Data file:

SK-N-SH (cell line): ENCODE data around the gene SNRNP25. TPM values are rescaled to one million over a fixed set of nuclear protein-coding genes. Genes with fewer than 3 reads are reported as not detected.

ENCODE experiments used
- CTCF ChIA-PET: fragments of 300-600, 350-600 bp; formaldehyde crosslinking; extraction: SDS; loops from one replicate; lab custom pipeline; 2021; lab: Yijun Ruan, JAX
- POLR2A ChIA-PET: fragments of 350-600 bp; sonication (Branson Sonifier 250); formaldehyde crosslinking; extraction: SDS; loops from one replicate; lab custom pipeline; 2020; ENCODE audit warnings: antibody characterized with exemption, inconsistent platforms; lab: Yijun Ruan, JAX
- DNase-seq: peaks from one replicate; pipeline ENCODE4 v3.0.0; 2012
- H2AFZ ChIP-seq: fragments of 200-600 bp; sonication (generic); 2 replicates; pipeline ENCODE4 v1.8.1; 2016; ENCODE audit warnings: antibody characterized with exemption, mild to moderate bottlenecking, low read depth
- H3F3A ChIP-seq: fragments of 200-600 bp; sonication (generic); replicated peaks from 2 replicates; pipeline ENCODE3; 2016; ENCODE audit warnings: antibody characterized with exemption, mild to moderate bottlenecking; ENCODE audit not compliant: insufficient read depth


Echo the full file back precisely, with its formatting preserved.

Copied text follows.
SK-N-SH (cell line): ENCODE data around the gene SNRNP25. TPM values are rescaled to one million over a fixed set of nuclear protein-coding genes. Genes with fewer than 3 reads are reported as not detected.

ENCODE experiments used
- CTCF ChIA-PET: fragments of 300-600, 350-600 bp; formaldehyde crosslinking; extraction: SDS; loops from one replicate; lab custom pipeline; 2021; lab: Yijun Ruan, JAX
- POLR2A ChIA-PET: fragments of 350-600 bp; sonication (Branson Sonifier 250); formaldehyde crosslinking; extraction: SDS; loops from one replicate; lab custom pipeline; 2020; ENCODE audit warnings: antibody characterized with exemption, inconsistent platforms; lab: Yijun Ruan, JAX
- DNase-seq: peaks from one replicate; pipeline ENCODE4 v3.0.0; 2012
- H2AFZ ChIP-seq: fragments of 200-600 bp; sonication (generic); 2 replicates; pipeline ENCODE4 v1.8.1; 2016; ENCODE audit warnings: antibody characterized with exemption, mild to moderate bottlenecking, low read depth
- H3F3A ChIP-seq: fragments of 200-600 bp; sonication (generic); replicated peaks from 2 replicates; pipeline ENCODE3; 2016; ENCODE audit warnings: antibody characterized with exemption, mild to moderate bottlenecking; ENCODE audit not compliant: insufficient read depth